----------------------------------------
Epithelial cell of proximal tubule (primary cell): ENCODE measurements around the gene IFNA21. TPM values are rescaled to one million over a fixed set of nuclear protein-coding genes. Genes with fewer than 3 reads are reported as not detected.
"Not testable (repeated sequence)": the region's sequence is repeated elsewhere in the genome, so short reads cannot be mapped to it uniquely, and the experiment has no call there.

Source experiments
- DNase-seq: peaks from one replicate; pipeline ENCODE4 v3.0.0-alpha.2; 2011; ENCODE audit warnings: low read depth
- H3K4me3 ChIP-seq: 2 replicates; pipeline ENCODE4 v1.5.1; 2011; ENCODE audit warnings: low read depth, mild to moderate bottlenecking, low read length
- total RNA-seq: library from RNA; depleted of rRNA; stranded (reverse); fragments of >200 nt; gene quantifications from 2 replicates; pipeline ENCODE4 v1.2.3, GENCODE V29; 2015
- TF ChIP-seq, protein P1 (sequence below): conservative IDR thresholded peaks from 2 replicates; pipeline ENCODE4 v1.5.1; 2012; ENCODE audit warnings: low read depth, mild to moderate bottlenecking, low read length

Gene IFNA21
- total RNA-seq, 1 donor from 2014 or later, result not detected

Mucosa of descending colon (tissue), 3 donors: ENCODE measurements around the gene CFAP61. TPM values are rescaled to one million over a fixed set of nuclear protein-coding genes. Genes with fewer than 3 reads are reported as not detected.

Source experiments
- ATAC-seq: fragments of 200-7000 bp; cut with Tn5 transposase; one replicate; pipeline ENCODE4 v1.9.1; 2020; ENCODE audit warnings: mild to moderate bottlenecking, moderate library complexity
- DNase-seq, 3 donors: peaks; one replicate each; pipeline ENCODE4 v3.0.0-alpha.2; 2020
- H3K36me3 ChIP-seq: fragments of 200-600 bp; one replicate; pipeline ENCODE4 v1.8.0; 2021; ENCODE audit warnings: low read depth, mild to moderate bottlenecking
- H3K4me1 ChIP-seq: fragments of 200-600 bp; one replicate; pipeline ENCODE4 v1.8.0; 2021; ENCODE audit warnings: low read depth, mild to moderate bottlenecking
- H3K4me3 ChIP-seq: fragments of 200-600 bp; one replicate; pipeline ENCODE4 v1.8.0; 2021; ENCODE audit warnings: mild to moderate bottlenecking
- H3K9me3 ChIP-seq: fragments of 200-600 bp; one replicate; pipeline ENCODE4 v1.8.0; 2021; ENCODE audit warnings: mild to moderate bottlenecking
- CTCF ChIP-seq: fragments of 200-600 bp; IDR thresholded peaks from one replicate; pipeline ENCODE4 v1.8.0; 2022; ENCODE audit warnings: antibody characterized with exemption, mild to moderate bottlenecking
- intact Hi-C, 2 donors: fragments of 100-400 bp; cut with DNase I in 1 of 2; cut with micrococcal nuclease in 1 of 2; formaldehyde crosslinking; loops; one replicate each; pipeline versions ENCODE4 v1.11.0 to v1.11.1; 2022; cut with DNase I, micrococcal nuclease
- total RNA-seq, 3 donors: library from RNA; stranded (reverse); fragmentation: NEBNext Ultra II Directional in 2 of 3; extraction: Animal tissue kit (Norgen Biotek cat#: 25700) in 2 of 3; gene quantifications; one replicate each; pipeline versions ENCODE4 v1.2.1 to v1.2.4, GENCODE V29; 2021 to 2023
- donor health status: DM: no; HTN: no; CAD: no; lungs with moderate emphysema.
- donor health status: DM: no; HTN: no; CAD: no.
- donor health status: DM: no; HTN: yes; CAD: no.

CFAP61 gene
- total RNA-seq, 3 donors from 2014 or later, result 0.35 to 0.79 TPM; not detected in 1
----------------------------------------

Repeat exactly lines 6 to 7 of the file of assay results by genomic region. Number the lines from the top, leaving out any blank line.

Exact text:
- total RNA-seq: library from RNA; depleted of rRNA; stranded (reverse); fragments of >200 nt; gene quantifications from 2 replicates; pipeline ENCODE4 v1.2.3, GENCODE V29; 2015
- TF ChIP-seq, protein P1 (sequence below): conservative IDR thresholded peaks from 2 replicates; pipeline ENCODE4 v1.5.1; 2012; ENCODE audit warnings: low read depth, mild to moderate bottlenecking, low read length